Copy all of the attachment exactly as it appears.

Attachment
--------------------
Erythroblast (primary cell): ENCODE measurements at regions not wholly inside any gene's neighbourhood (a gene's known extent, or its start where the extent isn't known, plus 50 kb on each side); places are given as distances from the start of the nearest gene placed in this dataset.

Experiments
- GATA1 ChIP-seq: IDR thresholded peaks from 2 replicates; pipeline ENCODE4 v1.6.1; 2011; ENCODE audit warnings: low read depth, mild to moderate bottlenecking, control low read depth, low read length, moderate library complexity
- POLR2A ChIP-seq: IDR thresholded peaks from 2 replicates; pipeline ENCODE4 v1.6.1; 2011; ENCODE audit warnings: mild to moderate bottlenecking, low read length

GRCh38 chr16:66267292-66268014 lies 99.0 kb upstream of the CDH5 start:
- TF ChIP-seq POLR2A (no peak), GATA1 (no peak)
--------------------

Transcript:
Erythroblast (primary cell): ENCODE measurements at regions not wholly inside any gene's neighbourhood (a gene's known extent, or its start where the extent isn't known, plus 50 kb on each side); places are given as distances from the start of the nearest gene placed in this dataset.

Experiments
- GATA1 ChIP-seq: IDR thresholded peaks from 2 replicates; pipeline ENCODE4 v1.6.1; 2011; ENCODE audit warnings: low read depth, mild to moderate bottlenecking, control low read depth, low read length, moderate library complexity
- POLR2A ChIP-seq: IDR thresholded peaks from 2 replicates; pipeline ENCODE4 v1.6.1; 2011; ENCODE audit warnings: mild to moderate bottlenecking, low read length

GRCh38 chr16:66267292-66268014 lies 99.0 kb upstream of the CDH5 start:
- TF ChIP-seq POLR2A (no peak), GATA1 (no peak)